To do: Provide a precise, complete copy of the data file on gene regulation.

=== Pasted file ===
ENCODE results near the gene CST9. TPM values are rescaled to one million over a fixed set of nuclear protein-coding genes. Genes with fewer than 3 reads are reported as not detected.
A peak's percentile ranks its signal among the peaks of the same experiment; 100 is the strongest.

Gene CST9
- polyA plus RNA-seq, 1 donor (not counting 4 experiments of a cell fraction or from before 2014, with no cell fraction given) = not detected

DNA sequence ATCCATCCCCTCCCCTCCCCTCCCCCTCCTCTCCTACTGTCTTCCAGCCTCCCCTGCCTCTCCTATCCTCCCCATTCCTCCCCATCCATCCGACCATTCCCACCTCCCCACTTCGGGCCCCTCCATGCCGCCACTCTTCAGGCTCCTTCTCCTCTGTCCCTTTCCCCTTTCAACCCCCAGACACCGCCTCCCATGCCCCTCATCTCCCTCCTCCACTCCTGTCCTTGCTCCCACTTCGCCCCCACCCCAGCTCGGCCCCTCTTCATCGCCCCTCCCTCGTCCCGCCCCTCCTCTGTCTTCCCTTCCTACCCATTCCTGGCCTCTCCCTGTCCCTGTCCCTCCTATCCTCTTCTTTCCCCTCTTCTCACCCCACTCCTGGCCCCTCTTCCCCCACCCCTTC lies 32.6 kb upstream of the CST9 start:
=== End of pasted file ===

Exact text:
ENCODE results near the gene CST9. TPM values are rescaled to one million over a fixed set of nuclear protein-coding genes. Genes with fewer than 3 reads are reported as not detected.
A peak's percentile ranks its signal among the peaks of the same experiment; 100 is the strongest.

Gene CST9
- polyA plus RNA-seq, 1 donor (not counting 4 experiments of a cell fraction or from before 2014, with no cell fraction given) = not detected

DNA sequence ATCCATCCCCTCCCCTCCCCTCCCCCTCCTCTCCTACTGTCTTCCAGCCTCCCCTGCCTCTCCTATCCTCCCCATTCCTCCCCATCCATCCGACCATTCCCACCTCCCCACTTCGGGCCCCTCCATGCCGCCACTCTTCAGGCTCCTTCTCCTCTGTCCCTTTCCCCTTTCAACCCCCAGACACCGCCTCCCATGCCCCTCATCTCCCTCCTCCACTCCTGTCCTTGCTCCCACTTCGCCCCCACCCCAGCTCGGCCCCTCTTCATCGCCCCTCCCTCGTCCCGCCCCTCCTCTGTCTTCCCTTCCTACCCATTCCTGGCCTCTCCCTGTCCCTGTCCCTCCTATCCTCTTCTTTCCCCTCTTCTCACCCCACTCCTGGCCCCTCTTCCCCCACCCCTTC lies 32.6 kb upstream of the CST9 start: